Once you develop insights, the next and final step is to take action accordingly. You also need to share these insights across all departments of your company to help them collaborate.

For instance, your marketing team can utilize insights to improve the website’s design and ad campaigns and collaborate with the supply chain department to improve distribution channels.

To make this possible, you can share dashboards with other teams, highlighting crucial points with interactive visualizations. This helps you make more informed actions and improve your business operations.

Using Proxies to Mask Your Identity

Using Proxies to Mask Your Identity

While you opt for scraping data from your competitors’ websites, keep in mind to use a reliable proxy from trustable providers like Rayobyte. It offers three types of proxies for businesses to hide their identity from their competitors, including:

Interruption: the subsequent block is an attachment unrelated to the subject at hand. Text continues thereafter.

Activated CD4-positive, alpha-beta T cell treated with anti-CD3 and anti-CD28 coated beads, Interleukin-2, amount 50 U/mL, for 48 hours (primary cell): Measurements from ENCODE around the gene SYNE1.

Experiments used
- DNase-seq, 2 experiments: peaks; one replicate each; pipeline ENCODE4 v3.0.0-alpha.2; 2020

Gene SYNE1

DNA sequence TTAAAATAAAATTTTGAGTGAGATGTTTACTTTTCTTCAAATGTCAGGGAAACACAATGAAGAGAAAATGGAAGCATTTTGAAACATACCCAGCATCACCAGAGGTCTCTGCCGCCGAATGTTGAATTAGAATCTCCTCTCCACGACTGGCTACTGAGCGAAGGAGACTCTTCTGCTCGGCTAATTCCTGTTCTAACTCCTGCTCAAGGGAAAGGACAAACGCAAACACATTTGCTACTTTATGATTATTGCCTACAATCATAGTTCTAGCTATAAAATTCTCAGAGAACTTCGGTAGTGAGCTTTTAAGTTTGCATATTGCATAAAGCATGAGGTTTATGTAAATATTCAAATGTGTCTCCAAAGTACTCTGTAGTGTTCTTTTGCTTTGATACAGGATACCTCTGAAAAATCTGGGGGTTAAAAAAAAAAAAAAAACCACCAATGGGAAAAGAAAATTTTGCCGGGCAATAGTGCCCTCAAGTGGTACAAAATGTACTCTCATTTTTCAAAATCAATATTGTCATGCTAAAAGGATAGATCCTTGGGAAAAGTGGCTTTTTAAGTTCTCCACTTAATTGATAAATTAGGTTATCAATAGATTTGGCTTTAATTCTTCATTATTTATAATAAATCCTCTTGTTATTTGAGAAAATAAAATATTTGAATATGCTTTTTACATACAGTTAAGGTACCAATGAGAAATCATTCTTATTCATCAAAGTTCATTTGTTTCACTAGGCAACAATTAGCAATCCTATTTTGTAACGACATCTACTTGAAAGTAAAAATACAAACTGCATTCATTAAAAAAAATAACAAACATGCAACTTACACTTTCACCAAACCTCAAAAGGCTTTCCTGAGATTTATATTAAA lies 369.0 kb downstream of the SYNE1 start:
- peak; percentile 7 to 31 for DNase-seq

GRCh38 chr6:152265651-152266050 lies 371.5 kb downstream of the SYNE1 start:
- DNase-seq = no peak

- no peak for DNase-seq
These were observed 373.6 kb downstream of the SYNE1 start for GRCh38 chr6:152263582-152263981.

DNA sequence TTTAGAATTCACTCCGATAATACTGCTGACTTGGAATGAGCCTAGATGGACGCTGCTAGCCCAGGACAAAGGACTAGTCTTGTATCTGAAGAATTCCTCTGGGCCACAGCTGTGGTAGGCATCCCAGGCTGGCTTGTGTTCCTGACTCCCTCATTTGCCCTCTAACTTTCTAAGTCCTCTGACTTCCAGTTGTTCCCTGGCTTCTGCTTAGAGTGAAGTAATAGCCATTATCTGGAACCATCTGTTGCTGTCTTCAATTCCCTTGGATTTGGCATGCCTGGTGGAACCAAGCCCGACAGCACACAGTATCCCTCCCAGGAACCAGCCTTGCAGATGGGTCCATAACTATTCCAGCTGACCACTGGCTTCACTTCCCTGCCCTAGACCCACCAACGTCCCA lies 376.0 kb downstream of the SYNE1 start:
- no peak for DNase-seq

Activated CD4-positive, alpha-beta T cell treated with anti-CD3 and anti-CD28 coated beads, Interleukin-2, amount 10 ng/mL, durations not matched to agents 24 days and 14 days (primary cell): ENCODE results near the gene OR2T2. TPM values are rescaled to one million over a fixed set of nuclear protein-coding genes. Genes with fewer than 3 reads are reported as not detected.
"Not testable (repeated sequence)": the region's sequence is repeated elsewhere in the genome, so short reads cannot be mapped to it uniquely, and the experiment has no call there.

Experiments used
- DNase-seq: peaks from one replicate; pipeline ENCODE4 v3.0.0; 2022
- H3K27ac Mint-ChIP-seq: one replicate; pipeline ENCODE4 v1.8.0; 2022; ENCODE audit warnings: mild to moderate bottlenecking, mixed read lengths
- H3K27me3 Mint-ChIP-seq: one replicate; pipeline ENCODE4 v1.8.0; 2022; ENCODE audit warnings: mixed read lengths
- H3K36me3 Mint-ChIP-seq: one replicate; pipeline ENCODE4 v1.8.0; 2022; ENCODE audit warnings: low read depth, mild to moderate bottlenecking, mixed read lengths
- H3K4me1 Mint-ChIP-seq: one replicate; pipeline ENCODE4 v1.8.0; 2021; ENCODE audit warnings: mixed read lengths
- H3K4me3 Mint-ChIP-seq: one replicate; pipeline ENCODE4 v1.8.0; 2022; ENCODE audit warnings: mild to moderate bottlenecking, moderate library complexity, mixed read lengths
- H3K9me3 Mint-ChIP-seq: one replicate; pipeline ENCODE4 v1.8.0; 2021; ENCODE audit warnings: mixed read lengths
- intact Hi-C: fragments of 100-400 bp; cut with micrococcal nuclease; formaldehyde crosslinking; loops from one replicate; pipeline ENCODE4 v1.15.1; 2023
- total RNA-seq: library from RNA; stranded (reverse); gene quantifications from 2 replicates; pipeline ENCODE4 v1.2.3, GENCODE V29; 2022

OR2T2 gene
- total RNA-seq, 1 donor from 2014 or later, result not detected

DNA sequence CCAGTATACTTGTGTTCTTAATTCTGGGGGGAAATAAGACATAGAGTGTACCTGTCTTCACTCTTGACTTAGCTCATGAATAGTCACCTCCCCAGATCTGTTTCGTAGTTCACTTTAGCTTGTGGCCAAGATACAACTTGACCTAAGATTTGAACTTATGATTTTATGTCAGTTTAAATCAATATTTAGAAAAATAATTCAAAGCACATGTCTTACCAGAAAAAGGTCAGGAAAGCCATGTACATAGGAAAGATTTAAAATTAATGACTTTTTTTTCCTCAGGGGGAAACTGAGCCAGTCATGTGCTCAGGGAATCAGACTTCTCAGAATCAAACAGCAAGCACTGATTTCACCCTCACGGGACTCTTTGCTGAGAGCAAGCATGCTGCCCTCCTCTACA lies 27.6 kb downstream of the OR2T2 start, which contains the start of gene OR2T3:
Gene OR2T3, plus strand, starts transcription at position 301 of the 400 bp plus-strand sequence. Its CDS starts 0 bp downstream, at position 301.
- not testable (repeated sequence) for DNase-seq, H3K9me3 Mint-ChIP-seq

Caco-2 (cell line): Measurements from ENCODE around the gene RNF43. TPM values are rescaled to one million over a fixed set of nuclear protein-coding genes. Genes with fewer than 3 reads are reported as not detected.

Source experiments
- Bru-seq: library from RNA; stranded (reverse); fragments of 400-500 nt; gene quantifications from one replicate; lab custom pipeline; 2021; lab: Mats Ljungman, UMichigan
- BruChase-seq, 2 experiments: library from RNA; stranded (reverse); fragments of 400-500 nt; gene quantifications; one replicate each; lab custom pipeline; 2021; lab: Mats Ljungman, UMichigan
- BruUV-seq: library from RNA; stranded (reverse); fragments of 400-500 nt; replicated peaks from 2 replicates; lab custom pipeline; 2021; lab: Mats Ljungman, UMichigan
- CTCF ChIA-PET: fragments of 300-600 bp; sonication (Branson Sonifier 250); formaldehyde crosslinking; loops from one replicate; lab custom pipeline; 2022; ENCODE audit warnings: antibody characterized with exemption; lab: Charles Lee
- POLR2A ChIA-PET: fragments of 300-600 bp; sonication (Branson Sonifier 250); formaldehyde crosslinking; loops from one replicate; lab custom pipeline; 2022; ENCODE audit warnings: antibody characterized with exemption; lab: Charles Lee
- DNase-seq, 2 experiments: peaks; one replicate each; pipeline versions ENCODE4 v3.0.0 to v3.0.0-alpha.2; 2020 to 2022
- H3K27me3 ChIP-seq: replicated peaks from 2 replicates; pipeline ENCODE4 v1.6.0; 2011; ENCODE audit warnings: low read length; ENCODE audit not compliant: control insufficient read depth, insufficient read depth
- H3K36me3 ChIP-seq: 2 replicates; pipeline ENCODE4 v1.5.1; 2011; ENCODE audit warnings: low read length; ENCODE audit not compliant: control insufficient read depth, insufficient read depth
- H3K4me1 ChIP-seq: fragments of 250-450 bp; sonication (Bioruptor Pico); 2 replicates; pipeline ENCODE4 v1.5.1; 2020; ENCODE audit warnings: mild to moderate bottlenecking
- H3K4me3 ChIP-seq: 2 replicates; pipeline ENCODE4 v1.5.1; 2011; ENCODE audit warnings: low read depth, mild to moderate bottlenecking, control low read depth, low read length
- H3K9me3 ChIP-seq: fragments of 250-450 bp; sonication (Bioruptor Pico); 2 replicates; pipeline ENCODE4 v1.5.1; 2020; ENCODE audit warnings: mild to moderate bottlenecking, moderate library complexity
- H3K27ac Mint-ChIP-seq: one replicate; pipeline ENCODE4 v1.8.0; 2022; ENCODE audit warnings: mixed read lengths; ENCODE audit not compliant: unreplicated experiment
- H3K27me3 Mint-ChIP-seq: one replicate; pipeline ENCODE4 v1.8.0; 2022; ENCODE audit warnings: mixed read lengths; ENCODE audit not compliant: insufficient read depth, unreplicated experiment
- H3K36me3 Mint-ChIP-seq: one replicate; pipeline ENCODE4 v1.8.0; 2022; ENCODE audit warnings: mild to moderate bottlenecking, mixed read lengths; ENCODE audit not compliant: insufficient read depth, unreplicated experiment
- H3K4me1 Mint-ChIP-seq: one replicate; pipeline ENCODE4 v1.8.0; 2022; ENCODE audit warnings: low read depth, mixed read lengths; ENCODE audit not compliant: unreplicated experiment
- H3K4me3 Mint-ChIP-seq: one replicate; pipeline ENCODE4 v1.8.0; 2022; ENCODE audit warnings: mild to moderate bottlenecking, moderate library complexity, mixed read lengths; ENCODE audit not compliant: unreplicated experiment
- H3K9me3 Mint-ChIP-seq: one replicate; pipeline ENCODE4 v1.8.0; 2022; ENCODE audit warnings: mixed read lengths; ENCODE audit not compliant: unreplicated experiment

Residential proxies

These proxies provide IP addresses of residential addresses. Because of that, they minimize your risks of getting banned or blocked. Moreover, these proxies are relatively faster than public proxies.

Rayobyte’s residential proxies lets you scrape data from your competitors’ websites in peace. The best part about this proxy is that this proxy provider believes in ethical web scraping. Due to this, it acquires residential IPs from its partners that can control how their connections are used. Rayobyte also has high sourcing standards to ensure that you’re getting quality residential proxies.

Data center proxies